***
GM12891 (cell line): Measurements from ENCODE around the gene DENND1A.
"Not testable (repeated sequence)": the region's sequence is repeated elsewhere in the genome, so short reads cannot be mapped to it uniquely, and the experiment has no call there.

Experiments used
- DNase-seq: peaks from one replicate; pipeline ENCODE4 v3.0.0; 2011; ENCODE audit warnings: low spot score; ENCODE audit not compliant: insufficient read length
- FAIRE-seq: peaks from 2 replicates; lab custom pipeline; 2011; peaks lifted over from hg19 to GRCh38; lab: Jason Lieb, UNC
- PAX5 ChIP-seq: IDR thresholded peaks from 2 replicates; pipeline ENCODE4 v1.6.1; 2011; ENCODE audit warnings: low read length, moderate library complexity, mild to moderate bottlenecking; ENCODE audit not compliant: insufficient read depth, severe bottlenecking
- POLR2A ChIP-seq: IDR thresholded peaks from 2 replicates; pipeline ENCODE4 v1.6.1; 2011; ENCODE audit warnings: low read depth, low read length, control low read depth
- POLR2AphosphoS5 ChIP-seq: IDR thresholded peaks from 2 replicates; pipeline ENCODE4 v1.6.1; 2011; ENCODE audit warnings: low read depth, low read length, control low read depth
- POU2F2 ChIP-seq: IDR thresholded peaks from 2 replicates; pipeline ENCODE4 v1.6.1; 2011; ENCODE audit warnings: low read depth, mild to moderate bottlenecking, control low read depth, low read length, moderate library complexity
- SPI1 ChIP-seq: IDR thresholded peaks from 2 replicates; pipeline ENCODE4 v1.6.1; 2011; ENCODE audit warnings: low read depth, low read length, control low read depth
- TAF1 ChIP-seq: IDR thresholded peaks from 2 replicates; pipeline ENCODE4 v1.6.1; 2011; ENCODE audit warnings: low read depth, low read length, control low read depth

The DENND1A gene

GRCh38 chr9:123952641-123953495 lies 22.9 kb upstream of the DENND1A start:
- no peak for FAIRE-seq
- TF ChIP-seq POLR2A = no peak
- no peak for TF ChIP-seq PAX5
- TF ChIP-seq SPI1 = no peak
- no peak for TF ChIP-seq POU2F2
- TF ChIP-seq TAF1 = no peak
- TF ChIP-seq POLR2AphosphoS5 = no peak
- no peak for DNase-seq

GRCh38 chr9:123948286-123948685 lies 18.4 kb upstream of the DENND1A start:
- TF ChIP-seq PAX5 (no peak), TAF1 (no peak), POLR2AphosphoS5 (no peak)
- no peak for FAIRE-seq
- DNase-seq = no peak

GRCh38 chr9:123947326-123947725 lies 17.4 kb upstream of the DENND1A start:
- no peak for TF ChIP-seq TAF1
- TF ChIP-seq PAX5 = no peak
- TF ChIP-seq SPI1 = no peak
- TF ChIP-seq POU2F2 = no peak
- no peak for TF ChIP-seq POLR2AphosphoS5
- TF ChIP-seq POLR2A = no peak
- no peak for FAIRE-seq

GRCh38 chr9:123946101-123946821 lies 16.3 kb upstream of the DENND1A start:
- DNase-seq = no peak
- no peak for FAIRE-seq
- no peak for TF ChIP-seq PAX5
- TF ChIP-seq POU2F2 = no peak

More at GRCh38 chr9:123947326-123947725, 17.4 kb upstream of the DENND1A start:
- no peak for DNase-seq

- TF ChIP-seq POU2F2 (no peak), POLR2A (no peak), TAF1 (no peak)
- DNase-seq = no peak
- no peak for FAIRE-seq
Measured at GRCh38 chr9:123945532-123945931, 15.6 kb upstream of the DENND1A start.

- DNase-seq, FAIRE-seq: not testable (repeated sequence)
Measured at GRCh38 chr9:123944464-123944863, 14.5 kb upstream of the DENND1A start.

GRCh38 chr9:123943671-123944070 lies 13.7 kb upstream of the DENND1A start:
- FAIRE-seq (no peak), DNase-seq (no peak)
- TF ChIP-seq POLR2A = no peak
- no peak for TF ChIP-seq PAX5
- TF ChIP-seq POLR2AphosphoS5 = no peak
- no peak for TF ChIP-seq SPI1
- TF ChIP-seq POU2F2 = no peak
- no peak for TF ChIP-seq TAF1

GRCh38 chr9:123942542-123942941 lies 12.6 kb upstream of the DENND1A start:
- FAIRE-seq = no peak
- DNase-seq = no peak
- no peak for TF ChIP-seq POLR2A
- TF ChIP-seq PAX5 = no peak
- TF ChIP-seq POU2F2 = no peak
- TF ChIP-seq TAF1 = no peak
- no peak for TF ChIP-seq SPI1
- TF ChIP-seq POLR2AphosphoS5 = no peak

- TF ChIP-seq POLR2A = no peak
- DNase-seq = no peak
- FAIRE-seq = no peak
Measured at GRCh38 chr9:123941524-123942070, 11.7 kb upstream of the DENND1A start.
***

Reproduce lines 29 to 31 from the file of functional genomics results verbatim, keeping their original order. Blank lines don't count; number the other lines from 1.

- TF ChIP-seq SPI1 = no peak
- TF ChIP-seq POU2F2 = no peak
- no peak for TF ChIP-seq POLR2AphosphoS5